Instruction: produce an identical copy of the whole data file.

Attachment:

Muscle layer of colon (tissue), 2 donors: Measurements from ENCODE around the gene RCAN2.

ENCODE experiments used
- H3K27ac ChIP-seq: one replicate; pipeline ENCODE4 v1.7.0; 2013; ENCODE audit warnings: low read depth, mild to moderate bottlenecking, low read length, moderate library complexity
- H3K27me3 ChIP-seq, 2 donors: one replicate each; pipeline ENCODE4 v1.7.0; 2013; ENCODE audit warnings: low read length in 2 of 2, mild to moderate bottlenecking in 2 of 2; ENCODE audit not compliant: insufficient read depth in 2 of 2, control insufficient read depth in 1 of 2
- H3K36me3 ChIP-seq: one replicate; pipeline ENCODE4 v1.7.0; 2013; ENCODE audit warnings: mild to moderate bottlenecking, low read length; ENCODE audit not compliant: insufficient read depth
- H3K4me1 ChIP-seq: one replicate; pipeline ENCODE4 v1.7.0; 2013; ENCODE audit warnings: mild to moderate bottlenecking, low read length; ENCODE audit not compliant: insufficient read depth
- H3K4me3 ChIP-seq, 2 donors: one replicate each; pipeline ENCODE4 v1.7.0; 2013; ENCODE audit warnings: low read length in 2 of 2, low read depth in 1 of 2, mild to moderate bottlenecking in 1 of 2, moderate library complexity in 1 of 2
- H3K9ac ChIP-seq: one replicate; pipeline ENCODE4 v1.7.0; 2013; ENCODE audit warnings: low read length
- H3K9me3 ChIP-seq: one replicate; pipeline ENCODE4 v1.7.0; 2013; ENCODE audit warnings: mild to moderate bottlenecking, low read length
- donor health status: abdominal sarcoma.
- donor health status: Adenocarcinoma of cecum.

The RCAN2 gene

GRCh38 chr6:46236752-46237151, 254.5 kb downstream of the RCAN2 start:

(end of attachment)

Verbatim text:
Muscle layer of colon (tissue), 2 donors: Measurements from ENCODE around the gene RCAN2.

ENCODE experiments used
- H3K27ac ChIP-seq: one replicate; pipeline ENCODE4 v1.7.0; 2013; ENCODE audit warnings: low read depth, mild to moderate bottlenecking, low read length, moderate library complexity
- H3K27me3 ChIP-seq, 2 donors: one replicate each; pipeline ENCODE4 v1.7.0; 2013; ENCODE audit warnings: low read length in 2 of 2, mild to moderate bottlenecking in 2 of 2; ENCODE audit not compliant: insufficient read depth in 2 of 2, control insufficient read depth in 1 of 2
- H3K36me3 ChIP-seq: one replicate; pipeline ENCODE4 v1.7.0; 2013; ENCODE audit warnings: mild to moderate bottlenecking, low read length; ENCODE audit not compliant: insufficient read depth
- H3K4me1 ChIP-seq: one replicate; pipeline ENCODE4 v1.7.0; 2013; ENCODE audit warnings: mild to moderate bottlenecking, low read length; ENCODE audit not compliant: insufficient read depth
- H3K4me3 ChIP-seq, 2 donors: one replicate each; pipeline ENCODE4 v1.7.0; 2013; ENCODE audit warnings: low read length in 2 of 2, low read depth in 1 of 2, mild to moderate bottlenecking in 1 of 2, moderate library complexity in 1 of 2
- H3K9ac ChIP-seq: one replicate; pipeline ENCODE4 v1.7.0; 2013; ENCODE audit warnings: low read length
- H3K9me3 ChIP-seq: one replicate; pipeline ENCODE4 v1.7.0; 2013; ENCODE audit warnings: mild to moderate bottlenecking, low read length
- donor health status: abdominal sarcoma.
- donor health status: Adenocarcinoma of cecum.

The RCAN2 gene

GRCh38 chr6:46236752-46237151, 254.5 kb downstream of the RCAN2 start: